Lifeguards along Palm Beach County’s coast are warning of the presence of Portuguese man-o-war, the purple jelly-fish like creatures that float along like a poisonous balloon on the high seas.
From November to April the critters can usually be found along area beaches, washing ashore with tentacles that can be more than 100-feet long. Even dead, the stingers on man-o-war can be active, wrapping around the ankles of people strolling on the beach who are caught unaware by a rogue wave.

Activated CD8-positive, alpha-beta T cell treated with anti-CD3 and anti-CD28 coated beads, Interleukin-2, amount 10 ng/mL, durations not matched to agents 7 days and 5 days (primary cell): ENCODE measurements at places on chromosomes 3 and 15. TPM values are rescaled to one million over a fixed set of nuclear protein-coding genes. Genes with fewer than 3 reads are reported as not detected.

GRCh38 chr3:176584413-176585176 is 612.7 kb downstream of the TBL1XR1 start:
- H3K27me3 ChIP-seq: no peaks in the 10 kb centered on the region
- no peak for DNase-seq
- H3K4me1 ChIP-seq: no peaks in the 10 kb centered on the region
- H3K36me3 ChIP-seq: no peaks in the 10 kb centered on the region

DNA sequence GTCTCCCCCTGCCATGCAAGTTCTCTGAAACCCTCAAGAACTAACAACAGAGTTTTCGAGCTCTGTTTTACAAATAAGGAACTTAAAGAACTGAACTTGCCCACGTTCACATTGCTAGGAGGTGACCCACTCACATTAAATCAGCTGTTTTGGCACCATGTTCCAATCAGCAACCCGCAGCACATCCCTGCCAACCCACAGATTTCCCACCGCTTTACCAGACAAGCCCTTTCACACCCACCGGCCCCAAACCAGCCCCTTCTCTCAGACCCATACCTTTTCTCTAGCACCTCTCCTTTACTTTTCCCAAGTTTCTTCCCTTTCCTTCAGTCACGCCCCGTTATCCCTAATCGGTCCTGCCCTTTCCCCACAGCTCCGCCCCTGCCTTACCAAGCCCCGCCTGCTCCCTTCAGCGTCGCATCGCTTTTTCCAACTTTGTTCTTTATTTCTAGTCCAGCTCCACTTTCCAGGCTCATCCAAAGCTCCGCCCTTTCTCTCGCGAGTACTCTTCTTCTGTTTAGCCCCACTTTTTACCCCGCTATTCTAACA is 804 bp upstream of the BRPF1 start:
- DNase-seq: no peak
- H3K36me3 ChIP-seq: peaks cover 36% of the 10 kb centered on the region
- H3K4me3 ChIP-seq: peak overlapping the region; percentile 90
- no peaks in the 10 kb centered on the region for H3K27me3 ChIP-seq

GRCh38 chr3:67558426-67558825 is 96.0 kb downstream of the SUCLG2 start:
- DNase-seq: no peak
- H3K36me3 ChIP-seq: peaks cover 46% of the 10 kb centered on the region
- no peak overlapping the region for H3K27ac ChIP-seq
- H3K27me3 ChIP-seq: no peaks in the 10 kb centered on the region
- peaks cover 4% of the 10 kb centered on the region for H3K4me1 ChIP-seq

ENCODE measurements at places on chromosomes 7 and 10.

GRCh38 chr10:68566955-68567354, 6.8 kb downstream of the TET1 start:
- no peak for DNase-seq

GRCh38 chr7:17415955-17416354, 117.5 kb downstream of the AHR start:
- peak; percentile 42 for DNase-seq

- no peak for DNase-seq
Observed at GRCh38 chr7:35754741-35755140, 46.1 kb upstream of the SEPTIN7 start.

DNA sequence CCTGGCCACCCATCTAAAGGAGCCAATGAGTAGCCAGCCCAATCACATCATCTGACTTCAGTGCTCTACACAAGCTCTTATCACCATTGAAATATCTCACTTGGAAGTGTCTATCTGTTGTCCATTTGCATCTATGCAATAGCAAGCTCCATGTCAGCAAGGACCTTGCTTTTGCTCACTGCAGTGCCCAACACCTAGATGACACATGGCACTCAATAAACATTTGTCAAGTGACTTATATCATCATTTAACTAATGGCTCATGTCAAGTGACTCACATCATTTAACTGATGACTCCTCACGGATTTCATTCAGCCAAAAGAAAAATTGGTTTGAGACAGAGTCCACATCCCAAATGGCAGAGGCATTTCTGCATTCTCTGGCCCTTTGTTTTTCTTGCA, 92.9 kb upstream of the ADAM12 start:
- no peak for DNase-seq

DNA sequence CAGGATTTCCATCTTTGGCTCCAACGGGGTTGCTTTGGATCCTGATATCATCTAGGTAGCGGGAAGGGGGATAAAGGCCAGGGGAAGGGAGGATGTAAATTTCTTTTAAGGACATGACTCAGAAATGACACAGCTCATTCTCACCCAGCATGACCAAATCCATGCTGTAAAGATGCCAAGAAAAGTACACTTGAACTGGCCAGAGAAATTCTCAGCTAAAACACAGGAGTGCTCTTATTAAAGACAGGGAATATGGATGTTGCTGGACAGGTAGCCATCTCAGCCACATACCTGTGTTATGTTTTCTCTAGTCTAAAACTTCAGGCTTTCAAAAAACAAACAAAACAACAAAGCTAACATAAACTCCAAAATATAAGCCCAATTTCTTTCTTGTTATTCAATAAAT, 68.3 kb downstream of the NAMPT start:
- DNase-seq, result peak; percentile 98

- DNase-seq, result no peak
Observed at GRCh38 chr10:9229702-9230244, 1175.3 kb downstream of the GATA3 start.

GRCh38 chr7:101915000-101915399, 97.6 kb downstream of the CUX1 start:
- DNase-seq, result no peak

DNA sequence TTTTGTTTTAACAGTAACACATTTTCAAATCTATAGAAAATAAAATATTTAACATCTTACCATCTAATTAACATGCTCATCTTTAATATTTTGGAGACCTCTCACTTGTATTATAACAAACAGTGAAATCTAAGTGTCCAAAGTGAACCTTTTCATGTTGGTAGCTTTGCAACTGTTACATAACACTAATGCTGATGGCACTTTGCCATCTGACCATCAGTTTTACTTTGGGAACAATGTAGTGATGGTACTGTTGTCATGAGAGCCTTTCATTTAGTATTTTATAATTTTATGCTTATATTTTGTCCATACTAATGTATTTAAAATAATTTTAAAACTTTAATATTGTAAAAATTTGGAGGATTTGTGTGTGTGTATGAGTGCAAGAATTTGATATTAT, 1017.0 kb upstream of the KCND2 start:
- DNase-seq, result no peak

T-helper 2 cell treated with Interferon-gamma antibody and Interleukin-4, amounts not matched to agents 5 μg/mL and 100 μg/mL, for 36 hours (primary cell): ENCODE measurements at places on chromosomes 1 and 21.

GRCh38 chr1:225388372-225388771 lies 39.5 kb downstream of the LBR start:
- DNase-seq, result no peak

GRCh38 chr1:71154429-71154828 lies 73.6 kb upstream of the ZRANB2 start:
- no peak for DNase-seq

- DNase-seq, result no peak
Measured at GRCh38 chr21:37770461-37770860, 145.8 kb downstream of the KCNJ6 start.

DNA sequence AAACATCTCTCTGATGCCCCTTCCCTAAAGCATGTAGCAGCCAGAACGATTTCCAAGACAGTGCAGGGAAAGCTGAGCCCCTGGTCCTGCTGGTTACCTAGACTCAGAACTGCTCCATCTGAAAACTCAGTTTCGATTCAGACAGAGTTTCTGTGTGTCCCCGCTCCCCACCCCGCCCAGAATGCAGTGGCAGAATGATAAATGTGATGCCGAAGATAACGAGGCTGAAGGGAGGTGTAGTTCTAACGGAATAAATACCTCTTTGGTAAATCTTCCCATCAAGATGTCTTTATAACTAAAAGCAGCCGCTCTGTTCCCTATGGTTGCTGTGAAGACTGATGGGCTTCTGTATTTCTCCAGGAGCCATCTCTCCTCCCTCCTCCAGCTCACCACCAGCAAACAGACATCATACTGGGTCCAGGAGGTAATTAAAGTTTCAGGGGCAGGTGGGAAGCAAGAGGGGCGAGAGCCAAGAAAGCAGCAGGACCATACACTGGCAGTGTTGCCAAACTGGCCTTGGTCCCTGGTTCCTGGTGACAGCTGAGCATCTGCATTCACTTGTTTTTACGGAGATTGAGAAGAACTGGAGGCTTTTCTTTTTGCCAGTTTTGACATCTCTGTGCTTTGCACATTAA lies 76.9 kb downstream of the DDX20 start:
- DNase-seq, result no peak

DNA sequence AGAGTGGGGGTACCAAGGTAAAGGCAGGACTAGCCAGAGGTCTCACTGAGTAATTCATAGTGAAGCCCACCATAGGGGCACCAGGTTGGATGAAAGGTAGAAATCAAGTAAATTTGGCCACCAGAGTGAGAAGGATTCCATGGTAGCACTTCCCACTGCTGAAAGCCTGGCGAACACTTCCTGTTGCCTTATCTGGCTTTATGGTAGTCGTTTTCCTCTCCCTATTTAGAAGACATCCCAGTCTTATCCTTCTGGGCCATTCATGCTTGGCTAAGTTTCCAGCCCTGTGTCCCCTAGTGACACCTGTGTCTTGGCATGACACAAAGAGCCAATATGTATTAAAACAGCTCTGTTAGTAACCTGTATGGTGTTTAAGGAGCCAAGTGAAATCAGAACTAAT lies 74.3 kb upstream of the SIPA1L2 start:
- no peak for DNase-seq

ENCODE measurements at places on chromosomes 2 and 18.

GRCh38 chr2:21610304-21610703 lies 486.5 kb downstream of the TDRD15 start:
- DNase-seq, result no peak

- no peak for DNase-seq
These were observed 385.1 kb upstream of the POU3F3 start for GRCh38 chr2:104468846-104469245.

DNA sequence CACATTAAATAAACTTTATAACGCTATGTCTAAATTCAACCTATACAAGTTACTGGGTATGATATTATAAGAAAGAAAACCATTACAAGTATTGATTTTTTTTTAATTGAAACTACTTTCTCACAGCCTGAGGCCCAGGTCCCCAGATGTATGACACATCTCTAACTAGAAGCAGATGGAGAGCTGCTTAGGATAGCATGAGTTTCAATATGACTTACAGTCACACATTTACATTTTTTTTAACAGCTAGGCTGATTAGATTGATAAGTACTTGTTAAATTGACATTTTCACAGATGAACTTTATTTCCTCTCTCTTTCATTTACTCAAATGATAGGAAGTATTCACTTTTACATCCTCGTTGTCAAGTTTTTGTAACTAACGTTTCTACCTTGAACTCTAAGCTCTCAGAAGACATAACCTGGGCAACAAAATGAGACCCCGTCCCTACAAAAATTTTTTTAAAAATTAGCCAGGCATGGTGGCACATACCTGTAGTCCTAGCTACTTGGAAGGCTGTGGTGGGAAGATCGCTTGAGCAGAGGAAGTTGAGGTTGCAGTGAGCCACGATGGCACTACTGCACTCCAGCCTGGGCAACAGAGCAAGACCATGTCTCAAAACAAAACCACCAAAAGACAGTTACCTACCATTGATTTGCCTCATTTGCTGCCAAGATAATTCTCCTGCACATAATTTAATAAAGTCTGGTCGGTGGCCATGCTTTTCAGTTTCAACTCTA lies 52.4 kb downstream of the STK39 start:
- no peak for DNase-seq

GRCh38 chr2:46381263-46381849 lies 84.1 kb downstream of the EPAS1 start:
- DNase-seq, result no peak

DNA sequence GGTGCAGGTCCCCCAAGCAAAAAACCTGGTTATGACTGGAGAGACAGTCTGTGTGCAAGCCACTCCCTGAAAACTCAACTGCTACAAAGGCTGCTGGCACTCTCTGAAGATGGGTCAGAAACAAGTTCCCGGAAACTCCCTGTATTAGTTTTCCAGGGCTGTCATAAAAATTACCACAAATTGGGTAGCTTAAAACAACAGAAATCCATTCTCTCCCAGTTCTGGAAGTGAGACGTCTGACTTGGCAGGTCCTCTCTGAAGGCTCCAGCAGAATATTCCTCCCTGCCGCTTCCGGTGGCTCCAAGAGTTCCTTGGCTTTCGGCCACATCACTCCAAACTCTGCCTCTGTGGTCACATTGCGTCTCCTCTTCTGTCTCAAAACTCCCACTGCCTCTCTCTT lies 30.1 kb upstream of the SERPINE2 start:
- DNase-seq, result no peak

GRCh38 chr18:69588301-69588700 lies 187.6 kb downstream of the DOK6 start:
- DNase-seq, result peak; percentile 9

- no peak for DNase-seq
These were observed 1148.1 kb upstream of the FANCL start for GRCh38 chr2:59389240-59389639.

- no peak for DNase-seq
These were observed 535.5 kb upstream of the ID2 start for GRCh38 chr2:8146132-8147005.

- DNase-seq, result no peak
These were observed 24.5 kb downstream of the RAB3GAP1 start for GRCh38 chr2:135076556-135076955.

The Portuguese man-o-war is not a jellyfish, but a siphonophore – a colony of many minute individual animals that are attached to one another and incapable of independent survival.
National Geographic describes the man-o-war’s gas-filled bladder as resembling an “old warship at full sail.”
The sting is described as feeling similar to multiple bee stings and can linger longer than the common jellyfish.
Man-o-war have no independent means of propulsion, drifting at the whim of Mother Nature. In South Florida, they are often blown ashore by strong southeast winds, such as the ones the region has experienced from the high pressure system parked to the east of the state.